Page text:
4) Interestingly, effective political rhetoric of indigenous societies – that which constitutes “voice” – must resemble and reflect modern capitalism. The “authentic” voice also has an economic value, which, although it may support Kayapó interests, also affirms First World authority and informs the nature of Kayapó “voice.”
5) What I found most interesting about Moore’s essay was her mention of the creation of a cultural self-consciousness for indigenous groups that did not previously exist (21-22). She points out that in a globalized, capitalist society, where a premium is placed on indigeneity, and where it literally is given capital value, “culture” is the very grounds for “survival”, and not just the means. Furthermore, “culture” must be reified in visual form, such as in postcards, sales brochures, tourist pamphlets, government websites, etc. The “culture” thus owes its survival to media exposure and First World capitalist marketing techniques. Yet, “a crude hierarchy emerges separating visible people and practices from those that defy visual representation” (23). Focusing on the “other,” just at the point when our own methods appear to be exhausted, not only defers their critique (and thus assures their recycling), but far more importantly, preempts the creativity…required to change them” (24).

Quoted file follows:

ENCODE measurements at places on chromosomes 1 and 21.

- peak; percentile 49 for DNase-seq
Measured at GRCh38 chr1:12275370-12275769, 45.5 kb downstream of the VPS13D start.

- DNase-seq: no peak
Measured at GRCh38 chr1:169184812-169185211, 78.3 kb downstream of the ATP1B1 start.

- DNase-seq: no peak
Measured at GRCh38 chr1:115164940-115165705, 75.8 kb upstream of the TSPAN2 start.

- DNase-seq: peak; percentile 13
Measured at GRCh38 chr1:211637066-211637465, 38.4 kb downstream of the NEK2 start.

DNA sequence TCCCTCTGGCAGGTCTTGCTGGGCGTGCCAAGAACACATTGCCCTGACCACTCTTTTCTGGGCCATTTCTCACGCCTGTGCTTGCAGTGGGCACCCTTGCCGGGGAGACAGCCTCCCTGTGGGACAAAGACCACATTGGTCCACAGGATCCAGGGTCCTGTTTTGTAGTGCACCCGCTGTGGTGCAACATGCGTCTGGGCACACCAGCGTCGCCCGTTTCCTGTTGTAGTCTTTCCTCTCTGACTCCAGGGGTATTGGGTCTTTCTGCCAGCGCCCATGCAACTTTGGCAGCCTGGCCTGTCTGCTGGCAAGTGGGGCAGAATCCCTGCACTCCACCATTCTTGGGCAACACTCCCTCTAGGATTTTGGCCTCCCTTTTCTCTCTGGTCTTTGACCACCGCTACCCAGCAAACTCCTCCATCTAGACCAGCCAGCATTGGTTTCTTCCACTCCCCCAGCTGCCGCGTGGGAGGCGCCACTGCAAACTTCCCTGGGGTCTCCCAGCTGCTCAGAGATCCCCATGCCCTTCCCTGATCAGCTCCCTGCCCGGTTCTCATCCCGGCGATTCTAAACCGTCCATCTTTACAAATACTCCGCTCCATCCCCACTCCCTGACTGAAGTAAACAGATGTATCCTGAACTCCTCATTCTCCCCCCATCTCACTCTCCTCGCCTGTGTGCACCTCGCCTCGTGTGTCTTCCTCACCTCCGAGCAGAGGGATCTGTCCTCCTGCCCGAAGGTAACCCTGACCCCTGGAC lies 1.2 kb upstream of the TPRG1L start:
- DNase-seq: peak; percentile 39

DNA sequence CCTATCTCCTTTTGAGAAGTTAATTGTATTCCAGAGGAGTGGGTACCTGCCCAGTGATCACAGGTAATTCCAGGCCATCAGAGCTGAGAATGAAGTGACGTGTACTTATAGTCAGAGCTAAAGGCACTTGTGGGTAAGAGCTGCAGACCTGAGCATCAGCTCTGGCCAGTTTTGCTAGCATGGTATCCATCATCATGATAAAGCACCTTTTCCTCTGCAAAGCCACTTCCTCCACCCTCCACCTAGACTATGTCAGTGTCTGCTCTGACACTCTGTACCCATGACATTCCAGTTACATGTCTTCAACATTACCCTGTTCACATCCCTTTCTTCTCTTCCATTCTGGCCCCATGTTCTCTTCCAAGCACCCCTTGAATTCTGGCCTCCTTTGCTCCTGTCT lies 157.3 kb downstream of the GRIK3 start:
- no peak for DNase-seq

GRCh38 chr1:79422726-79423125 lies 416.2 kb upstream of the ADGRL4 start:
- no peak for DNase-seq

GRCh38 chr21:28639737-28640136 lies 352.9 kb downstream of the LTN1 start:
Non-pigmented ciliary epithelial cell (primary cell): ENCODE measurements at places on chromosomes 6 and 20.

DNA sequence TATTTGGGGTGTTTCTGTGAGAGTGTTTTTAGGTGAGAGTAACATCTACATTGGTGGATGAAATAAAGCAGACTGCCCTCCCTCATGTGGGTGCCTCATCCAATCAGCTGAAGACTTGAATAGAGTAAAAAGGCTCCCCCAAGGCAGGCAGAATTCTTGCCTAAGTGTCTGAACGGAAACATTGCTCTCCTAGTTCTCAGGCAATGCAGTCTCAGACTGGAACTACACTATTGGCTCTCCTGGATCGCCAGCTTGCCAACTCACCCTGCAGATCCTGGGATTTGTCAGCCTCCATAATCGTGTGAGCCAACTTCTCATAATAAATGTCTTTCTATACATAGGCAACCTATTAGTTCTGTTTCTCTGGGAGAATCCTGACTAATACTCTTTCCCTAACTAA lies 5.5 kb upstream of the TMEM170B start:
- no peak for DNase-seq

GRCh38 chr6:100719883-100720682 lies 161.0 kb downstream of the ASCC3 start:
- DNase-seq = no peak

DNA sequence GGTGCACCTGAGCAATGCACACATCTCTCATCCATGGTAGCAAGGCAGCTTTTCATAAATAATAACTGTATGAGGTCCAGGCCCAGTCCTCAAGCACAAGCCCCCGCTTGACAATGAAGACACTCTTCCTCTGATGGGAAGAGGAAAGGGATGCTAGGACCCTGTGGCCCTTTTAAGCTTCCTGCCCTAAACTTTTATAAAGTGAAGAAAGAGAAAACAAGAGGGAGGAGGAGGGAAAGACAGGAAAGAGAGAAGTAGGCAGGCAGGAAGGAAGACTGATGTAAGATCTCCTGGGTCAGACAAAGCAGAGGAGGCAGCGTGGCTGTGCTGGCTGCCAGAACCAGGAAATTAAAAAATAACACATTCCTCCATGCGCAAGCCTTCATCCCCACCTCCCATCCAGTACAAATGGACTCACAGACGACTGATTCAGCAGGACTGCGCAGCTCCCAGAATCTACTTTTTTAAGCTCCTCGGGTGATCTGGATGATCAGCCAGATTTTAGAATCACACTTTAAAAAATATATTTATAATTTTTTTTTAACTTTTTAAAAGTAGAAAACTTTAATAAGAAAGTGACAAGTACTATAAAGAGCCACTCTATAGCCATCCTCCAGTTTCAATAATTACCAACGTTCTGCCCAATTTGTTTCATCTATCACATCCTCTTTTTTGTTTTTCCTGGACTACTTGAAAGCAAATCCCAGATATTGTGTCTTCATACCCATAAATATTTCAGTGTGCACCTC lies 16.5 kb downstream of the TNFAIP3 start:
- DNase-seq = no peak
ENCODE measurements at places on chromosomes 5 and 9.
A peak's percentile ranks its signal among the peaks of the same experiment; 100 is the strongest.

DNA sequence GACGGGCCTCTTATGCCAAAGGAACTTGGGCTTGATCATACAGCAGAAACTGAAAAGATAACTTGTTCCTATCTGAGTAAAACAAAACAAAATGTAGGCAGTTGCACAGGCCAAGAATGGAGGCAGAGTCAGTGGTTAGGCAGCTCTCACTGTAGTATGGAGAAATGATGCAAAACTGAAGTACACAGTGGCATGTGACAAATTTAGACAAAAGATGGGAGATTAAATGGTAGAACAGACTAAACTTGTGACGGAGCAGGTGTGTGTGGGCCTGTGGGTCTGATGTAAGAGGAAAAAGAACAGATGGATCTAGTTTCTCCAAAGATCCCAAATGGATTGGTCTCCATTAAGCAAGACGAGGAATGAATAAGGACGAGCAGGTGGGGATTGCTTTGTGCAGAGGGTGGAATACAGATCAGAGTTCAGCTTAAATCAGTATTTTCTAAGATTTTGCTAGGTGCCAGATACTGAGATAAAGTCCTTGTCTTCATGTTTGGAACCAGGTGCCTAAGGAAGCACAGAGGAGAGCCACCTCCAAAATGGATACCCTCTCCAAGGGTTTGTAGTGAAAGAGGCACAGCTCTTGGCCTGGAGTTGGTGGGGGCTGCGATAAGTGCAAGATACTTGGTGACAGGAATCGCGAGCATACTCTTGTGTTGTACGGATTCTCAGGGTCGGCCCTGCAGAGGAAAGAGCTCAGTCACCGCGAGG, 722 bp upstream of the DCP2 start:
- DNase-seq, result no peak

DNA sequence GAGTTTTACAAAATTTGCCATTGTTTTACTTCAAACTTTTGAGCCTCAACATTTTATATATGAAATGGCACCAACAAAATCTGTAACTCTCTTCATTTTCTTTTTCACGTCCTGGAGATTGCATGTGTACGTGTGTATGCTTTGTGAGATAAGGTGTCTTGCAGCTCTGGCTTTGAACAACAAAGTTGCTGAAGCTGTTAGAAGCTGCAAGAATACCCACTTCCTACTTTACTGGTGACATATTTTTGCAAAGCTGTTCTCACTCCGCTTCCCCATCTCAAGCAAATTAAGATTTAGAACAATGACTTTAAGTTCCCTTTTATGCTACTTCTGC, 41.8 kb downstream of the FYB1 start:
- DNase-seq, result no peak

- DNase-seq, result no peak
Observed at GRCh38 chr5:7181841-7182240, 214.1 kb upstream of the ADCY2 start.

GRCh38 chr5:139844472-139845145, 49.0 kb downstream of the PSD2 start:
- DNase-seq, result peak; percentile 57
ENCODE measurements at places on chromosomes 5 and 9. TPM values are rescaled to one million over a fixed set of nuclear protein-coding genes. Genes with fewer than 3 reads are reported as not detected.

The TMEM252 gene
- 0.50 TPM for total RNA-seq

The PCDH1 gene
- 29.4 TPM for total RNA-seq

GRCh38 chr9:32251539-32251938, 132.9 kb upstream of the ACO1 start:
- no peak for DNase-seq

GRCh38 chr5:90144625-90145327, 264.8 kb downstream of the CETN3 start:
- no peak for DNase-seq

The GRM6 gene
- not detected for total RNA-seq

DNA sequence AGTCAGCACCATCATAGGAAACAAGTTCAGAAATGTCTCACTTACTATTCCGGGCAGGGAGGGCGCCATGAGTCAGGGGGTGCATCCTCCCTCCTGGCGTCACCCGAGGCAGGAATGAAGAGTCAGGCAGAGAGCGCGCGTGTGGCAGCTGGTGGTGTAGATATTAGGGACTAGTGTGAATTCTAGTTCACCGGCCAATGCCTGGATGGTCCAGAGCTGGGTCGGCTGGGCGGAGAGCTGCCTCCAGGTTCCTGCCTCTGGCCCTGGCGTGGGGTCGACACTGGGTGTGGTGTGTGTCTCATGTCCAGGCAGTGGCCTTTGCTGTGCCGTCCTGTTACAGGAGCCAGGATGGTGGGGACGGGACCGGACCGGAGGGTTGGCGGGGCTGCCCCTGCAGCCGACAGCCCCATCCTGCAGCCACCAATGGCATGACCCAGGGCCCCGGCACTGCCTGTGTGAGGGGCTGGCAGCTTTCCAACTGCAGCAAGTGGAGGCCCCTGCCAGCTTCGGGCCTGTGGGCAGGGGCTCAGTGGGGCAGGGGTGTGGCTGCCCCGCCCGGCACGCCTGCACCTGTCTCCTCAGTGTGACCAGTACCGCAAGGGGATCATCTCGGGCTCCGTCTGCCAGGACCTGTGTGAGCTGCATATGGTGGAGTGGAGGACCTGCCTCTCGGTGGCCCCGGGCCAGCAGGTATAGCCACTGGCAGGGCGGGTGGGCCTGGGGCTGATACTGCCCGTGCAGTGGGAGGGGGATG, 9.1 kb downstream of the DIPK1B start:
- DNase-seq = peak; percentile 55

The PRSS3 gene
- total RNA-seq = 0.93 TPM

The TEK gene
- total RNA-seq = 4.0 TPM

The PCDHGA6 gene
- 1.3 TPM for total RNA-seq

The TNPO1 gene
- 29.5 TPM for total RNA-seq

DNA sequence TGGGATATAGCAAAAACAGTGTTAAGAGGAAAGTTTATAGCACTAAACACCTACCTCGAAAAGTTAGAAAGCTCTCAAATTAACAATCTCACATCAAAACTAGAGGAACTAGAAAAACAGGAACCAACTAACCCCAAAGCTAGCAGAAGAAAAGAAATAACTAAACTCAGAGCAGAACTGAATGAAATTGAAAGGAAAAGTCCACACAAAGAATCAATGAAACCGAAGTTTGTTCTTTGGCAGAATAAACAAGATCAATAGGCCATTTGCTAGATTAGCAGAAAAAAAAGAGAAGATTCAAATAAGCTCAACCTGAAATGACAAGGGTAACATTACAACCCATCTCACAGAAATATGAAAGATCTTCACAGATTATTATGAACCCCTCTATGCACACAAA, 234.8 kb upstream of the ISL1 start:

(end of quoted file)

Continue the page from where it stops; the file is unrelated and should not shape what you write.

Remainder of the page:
6) With the backdrop of commercial marketing and international media in mind, how then does a “culture” become a “culture”? What does it develop towards, especially with the idea of economic capital in mind?
In response to the question of tourism and the "traditional" image of the Third World, one discussant wrote:
Such traditional portaits superimpose a fantasy of authenticity on the realities of exploitation. Enloe discusses the term "the farmer and his wife" and how this disguises the real work of women. Similarly, the indigenous image simultaneously encourages a sense of complacency in the viewer and puts forth a hierarchical divide, placing the First World viewer in a position of power and making the subjugation of others seem natural.
Portia's third question raises some interesting ideas about how expressive culture evolves. It seems like the Latin culture that Americans embraced had nothing to do with the real intricacies of culture and more to do with the invention of an exotic image that would serve as a lucrative marketing ploy. There is an excellent aricle by Kaori O'Connor (2008) called "The Hawaiian Luau: Food as Tradition, Transgression, Transformation and Travel" in
Food, Culture, & Society. She explores how American travel companies invented an image of Hawaii to attract tourists. Sadly, that image effectively came to replace indigenous Hawaiian culture.
Enloe's review of the banana industry reminds me of how similarly structured these private, usually foreign owned agribusiness companies, located in "developing" countries, are to colonial governments. In both cases, the strategy is to group workers according to skill (or as Enloe points out, amenability) and thereby segregating wokers by race, gender, and class. This often exploits fissiparous relationships already evident in a society. Control and authority are thus maintained by dividing a country's people.